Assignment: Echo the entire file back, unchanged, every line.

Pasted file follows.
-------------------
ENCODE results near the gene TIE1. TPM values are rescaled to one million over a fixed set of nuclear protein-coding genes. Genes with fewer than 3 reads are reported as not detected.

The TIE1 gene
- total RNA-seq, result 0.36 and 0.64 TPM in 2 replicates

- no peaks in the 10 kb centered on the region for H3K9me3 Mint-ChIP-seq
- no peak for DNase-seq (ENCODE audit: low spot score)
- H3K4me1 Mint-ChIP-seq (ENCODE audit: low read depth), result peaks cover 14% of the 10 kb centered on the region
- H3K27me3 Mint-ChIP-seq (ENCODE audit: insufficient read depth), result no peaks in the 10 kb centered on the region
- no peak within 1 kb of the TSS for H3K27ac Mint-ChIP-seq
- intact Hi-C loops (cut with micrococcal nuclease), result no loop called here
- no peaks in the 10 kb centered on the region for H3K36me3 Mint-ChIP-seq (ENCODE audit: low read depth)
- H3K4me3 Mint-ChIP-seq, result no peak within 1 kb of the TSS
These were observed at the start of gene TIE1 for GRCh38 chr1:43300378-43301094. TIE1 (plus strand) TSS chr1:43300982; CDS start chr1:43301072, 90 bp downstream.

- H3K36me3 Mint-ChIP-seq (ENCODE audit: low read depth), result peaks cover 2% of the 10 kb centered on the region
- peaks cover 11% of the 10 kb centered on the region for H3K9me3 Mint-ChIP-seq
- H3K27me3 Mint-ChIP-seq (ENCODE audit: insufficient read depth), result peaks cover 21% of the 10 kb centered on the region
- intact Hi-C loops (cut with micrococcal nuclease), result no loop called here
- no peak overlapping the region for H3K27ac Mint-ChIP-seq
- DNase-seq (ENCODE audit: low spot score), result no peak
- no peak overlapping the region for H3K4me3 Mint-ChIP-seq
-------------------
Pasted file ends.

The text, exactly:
ENCODE results near the gene TIE1. TPM values are rescaled to one million over a fixed set of nuclear protein-coding genes. Genes with fewer than 3 reads are reported as not detected.

The TIE1 gene
- total RNA-seq, result 0.36 and 0.64 TPM in 2 replicates

- no peaks in the 10 kb centered on the region for H3K9me3 Mint-ChIP-seq
- no peak for DNase-seq (ENCODE audit: low spot score)
- H3K4me1 Mint-ChIP-seq (ENCODE audit: low read depth), result peaks cover 14% of the 10 kb centered on the region
- H3K27me3 Mint-ChIP-seq (ENCODE audit: insufficient read depth), result no peaks in the 10 kb centered on the region
- no peak within 1 kb of the TSS for H3K27ac Mint-ChIP-seq
- intact Hi-C loops (cut with micrococcal nuclease), result no loop called here
- no peaks in the 10 kb centered on the region for H3K36me3 Mint-ChIP-seq (ENCODE audit: low read depth)
- H3K4me3 Mint-ChIP-seq, result no peak within 1 kb of the TSS
These were observed at the start of gene TIE1 for GRCh38 chr1:43300378-43301094. TIE1 (plus strand) TSS chr1:43300982; CDS start chr1:43301072, 90 bp downstream.

- H3K36me3 Mint-ChIP-seq (ENCODE audit: low read depth), result peaks cover 2% of the 10 kb centered on the region
- peaks cover 11% of the 10 kb centered on the region for H3K9me3 Mint-ChIP-seq
- H3K27me3 Mint-ChIP-seq (ENCODE audit: insufficient read depth), result peaks cover 21% of the 10 kb centered on the region
- intact Hi-C loops (cut with micrococcal nuclease), result no loop called here
- no peak overlapping the region for H3K27ac Mint-ChIP-seq
- DNase-seq (ENCODE audit: low spot score), result no peak
- no peak overlapping the region for H3K4me3 Mint-ChIP-seq